At dusk my friend's husband came back, dropping off his youngest brother to stay with us and act as a chaperone and protector. Shortly after that my husband dropped off my son Yusef to do chaperone duties too. So now including my student, we had three protectors.

The tanker truck delivered gasoline a little after sunset. It took about an hour for the gas to be unloaded and the lines of cars started moving at about 9:00pm. All day, since the break of dawn, hundreds of women had been waiting in their cars to fill gas. Many had left their children at home, or taken the day off work, taken time away from teaching or studying. Some were young, some old, some pregnant. All had come to this particular gas station that was designated for women so that they could have a safe way to fill their cars' gas tanks.

As soon the gas station attendants started pumping gas, gangs of men and boys started to try to push their cars into the lines, sneaking in from side roads. Men dressed in army uniforms and carrying Kalashnikovs swaggered to and fro threatening to shoot off the legs of anyone who got out of their car. To reinforce their threats, they shot their guns off into the night sky. Anytime one of the cars driven by the males tried to cut in line the women would all start to honk their horns. The 'soldiers' threatened to shoot the cars of anyone honking.

Men were shouting, women were defending their places, horns were blaring and machine guns were shooting. One of the soldiers standing next to my car told a colleague 'Cover for me for a few minutes. I gotta go smoke some weed'. The air was full of the smell of alcohol and hashish. The boys and men in the cars and the 'soldiers' were inebriated, armed and dangerous.

One man rammed his car into my front bumper, trying in vain to intimidate me into letting him get in line in front of me. I told him the line was for women and he swore at me, calling me the vilest of names. I held my ground and didn't let him in front of me. My student called me and told me to stay in my car and keep my place. No one would hurt the women waiting but they would try to intimidate them.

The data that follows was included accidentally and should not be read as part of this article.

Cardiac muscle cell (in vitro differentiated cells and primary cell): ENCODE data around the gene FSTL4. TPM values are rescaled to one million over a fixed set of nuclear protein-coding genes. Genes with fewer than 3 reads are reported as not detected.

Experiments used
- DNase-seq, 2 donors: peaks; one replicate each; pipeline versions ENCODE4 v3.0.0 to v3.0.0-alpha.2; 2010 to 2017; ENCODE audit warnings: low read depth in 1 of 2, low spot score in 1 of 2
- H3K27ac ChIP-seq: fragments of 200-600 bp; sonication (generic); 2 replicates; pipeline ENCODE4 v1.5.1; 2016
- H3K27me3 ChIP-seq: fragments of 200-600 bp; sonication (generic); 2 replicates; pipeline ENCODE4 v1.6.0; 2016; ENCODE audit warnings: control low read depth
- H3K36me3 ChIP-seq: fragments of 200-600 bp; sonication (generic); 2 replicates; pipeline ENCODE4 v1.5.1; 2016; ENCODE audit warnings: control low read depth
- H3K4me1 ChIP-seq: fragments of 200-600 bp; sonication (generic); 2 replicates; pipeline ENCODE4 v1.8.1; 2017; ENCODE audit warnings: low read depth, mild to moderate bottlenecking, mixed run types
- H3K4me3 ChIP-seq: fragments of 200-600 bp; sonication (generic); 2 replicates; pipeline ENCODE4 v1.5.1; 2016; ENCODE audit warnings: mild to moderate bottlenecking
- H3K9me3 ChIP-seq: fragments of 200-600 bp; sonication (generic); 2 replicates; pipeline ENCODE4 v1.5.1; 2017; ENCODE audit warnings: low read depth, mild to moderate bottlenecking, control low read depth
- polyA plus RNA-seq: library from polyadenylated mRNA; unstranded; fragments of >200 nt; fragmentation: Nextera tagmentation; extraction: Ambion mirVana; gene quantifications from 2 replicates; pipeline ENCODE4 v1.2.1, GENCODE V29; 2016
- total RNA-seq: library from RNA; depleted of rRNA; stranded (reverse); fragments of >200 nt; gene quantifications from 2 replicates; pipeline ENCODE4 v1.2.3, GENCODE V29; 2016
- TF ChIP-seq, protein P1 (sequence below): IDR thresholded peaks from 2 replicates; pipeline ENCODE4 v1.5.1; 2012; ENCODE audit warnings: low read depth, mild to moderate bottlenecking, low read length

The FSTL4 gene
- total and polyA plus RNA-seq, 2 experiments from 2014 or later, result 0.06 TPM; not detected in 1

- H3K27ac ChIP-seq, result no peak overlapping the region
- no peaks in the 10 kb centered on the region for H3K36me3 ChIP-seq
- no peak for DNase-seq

The situation was getting worse. The gangs of men and boys were getting larger and taking over while the soldiers (if in fact they were soldiers) disappeared into the night. We wondered why they had left. Because of the escalating danger, the gas station attendants decided to close the station. They turned off the pumps and lights and left, leaving the darkened station to the men and boys who were getting more boisterous; playing loud music, drinking and smoking. The women held their places. It was dark and dangerous. I decided to turn on the radio station that plays the recitation of the Quran 24-hours a day (FM 99.9). I turned up the volume as high as it would go and told my friend to do the same in her car. Other women in the line followed our example.